Search anything and hit enter
  • Teams
  • Members
  • Projects
  • Events
  • Calls
  • Jobs
  • publications
  • Software
  • Tools
  • Network
  • Equipment

A little guide for advanced search:

  • Tip 1. You can use quotes "" to search for an exact expression.
    Example: "cell division"
  • Tip 2. You can use + symbol to restrict results containing all words.
    Example: +cell +stem
  • Tip 3. You can use + and - symbols to force inclusion or exclusion of specific words.
    Example: +cell -stem
e.g. searching for members in projects tagged cancer
Search for
Count
IN
OUT
Content 1
  • member
  • team
  • department
  • center
  • program_project
  • nrc
  • whocc
  • project
  • software
  • tool
  • patent
  • Administrative Staff
  • Assistant Professor
  • Associate Professor
  • Clinical Research Assistant
  • Full Professor
  • Graduate Student
  • Lab assistant
  • Non-permanent Researcher
  • Permanent Researcher
  • Pharmacist
  • PhD Student
  • Physician
  • Post-doc
  • Project Manager
  • Research Associate
  • Research Engineer
  • Retired scientist
  • Technician
  • Undergraduate Student
  • Veterinary
  • Visiting Scientist
  • Deputy Director of Center
  • Deputy Director of Department
  • Deputy Director of National Reference Center
  • Deputy Head of Facility
  • Director of Center
  • Director of Department
  • Director of Institute
  • Director of National Reference Center
  • Group Leader
  • Head of Facility
  • Head of Operations
  • Head of Structure
  • Honorary President of the Departement
  • Labex Coordinator
Content 2
  • member
  • team
  • department
  • center
  • program_project
  • nrc
  • whocc
  • project
  • software
  • tool
  • patent
  • Administrative Staff
  • Assistant Professor
  • Associate Professor
  • Clinical Research Assistant
  • Full Professor
  • Graduate Student
  • Lab assistant
  • Non-permanent Researcher
  • Permanent Researcher
  • Pharmacist
  • PhD Student
  • Physician
  • Post-doc
  • Project Manager
  • Research Associate
  • Research Engineer
  • Retired scientist
  • Technician
  • Undergraduate Student
  • Veterinary
  • Visiting Scientist
  • Deputy Director of Center
  • Deputy Director of Department
  • Deputy Director of National Reference Center
  • Deputy Head of Facility
  • Director of Center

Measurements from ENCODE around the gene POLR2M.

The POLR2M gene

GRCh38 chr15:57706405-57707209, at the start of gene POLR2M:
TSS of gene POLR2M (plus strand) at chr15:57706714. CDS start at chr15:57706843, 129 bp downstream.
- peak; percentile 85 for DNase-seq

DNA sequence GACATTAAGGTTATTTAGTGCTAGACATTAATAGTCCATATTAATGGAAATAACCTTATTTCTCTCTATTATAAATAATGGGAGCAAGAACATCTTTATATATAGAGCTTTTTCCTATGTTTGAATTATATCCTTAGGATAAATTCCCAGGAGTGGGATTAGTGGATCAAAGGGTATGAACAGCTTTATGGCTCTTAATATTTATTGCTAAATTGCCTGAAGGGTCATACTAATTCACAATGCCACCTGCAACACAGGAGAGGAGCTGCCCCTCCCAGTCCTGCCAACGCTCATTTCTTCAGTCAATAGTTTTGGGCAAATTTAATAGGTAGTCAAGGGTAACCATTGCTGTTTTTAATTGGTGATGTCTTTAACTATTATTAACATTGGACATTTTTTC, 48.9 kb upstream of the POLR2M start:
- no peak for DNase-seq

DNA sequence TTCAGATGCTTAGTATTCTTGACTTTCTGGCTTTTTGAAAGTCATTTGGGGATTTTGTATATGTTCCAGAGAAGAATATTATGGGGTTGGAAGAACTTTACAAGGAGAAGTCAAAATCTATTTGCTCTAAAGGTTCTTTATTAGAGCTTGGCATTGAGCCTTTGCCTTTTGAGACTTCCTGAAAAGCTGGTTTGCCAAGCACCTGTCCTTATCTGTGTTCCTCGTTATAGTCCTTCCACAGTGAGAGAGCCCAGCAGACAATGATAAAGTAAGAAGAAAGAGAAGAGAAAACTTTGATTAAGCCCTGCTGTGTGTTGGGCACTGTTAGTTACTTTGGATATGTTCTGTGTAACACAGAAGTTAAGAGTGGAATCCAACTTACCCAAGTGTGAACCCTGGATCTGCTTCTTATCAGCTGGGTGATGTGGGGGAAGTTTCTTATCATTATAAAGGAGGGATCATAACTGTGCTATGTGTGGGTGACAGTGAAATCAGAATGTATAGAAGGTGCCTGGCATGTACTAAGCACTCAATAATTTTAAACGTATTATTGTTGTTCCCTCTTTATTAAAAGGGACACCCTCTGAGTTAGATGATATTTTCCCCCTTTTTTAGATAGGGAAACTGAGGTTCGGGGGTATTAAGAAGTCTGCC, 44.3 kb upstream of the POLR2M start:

• Director of Department
  • Director of Institute
  • Director of National Reference Center
  • Group Leader
  • Head of Facility
  • Head of Operations
  • Head of Structure
  • Honorary President of the Departement
  • Labex Coordinator
Search
Go back
Scroll to top
Share
© Research
Publication : Blood

A two-step induction of indoleamine 2,3 dioxygenase (IDO) activity during dendritic-cell maturation

Scientific Fields
Diseases
Organisms
Applications
Technique

Published in Blood - 09 Jun 2005

Braun D, Longman RS, Albert ML

Link to Pubmed [PMID] – 15947091

Blood 2005 Oct;106(7):2375-81

Prostaglandins, a family of lipidic molecules released during inflammation, display immunomodulatory properties in several models. One use includes exposure of monocyte-derived dendritic cells (DCs) to a cocktail of cytokines that contains prostaglandin E2 (PGE2) for purposes of maturation; such cells are currently being used for cancer immunotherapy trials. Our analysis of the transcription profile of DCs matured in the presence of tumor necrosis factor alpha (TNFalpha) and PGE2 revealed a strong up-regulation of indoleamine 2-3 dioxygenase (IDO), an enzyme involved in tryptophan catabolism and implicated in both maternal and T-cell tolerance. Using quantitative assays to monitor levels of IDO mRNA, protein expression, and enzyme activity, we report that PGE2 induces mRNA expression of IDO; however, a second signal through TNF receptor (TNF-R) or a Toll-like receptor (TLR) is necessary to activate the enzyme. Interestingly, use of TNFalpha, lipopolysaccharide, or Staphylococcus aureus Cowan I strain (SAC) alone does not induce IDO. The effect of PGE2 is mediated by activation of adenylate cyclase via the Gs-protein-coupled receptor E prostanoid-2 (EP2). A better understanding of these regulatory mechanisms and the crosstalk between TNF-R/TLR and EP2 signaling pathways will provide insight into the regulation of T-cell activation by DCs and may help to improve existing immunotherapy protocols.

http://www.ncbi.nlm.nih.gov/pubmed/15947091